Black market operators don’t deal with any of this. There are no fees for licenses, or exorbitant sin taxes. Black market operators can quickly cut prices to stay competitive, without long processes to change laws or institute new ones. And while some regulatory measures are arguably good (though this market has certainly thrived for decades without them), that black market operators aren’t paying for them, also indicates less overhead. The black market can earn more, because its required to pay out less. And any legal market not thinking of what this means for pricing, is never going to make it.
When compared to a system set up to nickel and dime companies at every juncture, its not surprising that the black market is still so powerful in comparison. As its not likely to go away no matter how many fear campaigns come out, attacking these costs (taxes and regulatory fess) head on, seems to be the best (and possibly only) way, for the legal industry to survive.
Canada isn’t the only hapless market which can’t seem to get it right. California went through a whole tax-restructuring process last year to help aid its failing industry. And while it did cut one cultivation tax (it says a lot for the sheer number of taxes that I can say that line), much like Canada, it didn’t want to touch the issue of excise taxes. Excise taxes are paid between entities in the supply chain, and are factored into total cost. The customer pays them in the regular price of the product.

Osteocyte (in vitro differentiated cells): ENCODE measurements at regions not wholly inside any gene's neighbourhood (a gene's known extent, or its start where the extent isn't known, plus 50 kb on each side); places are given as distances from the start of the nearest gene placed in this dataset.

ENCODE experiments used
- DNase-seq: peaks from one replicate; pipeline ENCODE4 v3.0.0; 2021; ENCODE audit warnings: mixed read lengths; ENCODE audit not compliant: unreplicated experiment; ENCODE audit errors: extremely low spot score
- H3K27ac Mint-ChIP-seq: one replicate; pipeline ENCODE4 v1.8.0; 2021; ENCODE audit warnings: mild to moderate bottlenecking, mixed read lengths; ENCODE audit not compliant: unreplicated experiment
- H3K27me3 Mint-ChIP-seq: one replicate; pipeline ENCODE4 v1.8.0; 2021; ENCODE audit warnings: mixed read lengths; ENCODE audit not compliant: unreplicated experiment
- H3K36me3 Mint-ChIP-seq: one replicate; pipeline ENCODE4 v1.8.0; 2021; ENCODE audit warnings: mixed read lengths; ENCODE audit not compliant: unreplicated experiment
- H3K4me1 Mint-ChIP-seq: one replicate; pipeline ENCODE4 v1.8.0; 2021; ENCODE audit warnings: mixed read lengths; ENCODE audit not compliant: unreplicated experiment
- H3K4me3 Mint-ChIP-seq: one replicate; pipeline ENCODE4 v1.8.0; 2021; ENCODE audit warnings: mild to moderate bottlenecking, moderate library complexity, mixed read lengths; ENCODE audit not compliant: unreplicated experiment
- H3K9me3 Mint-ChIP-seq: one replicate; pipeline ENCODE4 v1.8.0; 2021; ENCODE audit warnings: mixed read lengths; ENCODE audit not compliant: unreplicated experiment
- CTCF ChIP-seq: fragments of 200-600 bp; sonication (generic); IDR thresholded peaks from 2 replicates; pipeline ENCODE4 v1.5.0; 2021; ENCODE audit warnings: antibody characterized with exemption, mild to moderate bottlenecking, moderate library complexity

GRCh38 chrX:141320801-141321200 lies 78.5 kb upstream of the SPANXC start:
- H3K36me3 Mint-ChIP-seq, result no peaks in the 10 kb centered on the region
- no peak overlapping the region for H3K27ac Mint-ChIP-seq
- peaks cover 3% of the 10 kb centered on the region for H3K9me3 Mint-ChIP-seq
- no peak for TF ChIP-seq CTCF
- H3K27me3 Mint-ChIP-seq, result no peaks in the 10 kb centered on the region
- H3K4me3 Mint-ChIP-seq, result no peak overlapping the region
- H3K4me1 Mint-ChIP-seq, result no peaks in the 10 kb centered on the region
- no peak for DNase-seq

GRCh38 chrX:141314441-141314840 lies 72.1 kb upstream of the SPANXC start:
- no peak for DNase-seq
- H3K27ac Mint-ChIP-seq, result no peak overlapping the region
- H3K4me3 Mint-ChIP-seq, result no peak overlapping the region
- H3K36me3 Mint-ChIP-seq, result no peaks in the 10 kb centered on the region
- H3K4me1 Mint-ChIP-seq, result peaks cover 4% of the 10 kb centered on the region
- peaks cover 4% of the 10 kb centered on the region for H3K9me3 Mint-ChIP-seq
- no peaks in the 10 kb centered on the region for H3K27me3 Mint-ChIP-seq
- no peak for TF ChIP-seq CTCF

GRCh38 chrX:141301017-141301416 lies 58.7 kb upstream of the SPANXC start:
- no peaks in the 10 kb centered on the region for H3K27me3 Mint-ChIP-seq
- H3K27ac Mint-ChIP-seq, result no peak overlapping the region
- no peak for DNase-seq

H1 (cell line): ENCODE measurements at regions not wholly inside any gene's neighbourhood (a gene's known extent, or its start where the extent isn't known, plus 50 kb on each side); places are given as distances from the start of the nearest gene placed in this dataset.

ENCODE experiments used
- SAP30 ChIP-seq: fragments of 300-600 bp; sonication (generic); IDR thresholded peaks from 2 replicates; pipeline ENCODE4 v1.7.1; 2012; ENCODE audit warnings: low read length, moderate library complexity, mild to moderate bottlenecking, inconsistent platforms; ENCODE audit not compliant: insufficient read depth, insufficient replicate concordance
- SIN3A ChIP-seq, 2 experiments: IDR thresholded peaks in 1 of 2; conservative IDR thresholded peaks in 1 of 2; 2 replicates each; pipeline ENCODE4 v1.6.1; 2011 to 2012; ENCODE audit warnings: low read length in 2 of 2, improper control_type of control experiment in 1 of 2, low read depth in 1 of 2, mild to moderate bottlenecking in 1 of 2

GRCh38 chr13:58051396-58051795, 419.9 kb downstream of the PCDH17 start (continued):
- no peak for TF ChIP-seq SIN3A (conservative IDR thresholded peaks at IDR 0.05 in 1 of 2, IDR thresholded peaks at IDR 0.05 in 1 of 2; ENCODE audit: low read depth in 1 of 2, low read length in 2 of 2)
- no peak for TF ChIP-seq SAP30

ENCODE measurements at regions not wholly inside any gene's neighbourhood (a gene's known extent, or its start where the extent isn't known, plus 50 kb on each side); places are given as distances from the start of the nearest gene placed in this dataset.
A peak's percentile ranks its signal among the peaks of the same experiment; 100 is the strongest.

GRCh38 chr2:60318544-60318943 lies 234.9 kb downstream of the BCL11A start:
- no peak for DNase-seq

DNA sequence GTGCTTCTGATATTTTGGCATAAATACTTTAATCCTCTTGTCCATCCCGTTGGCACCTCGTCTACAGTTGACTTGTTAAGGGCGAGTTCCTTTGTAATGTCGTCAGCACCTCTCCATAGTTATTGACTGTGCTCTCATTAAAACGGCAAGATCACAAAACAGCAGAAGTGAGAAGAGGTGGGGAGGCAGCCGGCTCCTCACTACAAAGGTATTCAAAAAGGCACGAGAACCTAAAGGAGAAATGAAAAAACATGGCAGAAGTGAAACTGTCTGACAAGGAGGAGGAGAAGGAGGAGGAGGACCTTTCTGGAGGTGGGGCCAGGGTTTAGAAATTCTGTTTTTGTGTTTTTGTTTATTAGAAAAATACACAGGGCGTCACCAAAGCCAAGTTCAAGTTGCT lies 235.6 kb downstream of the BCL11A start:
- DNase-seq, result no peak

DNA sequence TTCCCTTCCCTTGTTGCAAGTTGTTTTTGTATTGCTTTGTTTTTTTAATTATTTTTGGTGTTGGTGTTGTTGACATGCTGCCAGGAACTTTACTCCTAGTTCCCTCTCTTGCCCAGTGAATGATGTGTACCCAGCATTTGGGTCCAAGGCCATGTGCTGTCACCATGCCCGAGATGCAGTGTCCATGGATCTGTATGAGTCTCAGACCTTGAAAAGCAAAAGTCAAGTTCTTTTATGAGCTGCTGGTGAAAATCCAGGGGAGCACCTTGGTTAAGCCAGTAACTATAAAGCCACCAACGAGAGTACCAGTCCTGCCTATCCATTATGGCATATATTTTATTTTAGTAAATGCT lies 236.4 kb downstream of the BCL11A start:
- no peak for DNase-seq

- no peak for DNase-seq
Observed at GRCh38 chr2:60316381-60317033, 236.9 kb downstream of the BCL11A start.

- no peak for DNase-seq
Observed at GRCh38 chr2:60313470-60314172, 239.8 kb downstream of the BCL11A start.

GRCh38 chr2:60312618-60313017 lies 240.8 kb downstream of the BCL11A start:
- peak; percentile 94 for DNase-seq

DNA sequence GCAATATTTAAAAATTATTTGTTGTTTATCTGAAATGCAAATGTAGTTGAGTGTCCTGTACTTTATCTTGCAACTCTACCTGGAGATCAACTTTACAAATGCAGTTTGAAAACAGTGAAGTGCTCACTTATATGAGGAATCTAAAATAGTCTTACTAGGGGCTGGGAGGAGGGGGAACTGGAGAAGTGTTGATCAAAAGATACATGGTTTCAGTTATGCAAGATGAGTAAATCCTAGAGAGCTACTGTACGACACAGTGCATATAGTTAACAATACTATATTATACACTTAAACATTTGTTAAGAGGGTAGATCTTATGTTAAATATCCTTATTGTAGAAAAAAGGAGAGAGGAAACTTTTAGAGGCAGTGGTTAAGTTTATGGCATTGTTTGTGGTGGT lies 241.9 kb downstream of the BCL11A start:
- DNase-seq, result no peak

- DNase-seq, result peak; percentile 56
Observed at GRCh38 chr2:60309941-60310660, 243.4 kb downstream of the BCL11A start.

The majority of the excise tax in the cannabis industry is a sin tax. These taxes are put on products that the government deems as dangerous. Not only does every legal location charge huge taxes of this kind, but they don’t serve any purpose except extra income for the government. They’re not a part of a regular tax structure; and they don’t apply to most products in life. The market doesn’t need them to survive, and instead is damaged by their existence.
California was not helped by its move. In fact, in light of it roundly not being enough, the state defaulted to another standard line. It now wants to call out any legal operator that’s done anything not 100% by the book. So rather than implementing a working system, it created one that abuses its own operators; and then goes after anyone that does what they need to, to survive the hostile environment.
Canada is sure up a creek without a paddle; as are many US states. Rather than think logically about what can work, it continuously skirts the issue, to hang onto the nice big sin tax and regulatory fees that are helping to ruin the industry overall. Perhaps Canada could balance its books if it worked on implementing realistic taxes. This issue shows the greed of governments; which would rather pretend to debate the topic as companies fail, than make logical moves to promote a long-lasting market.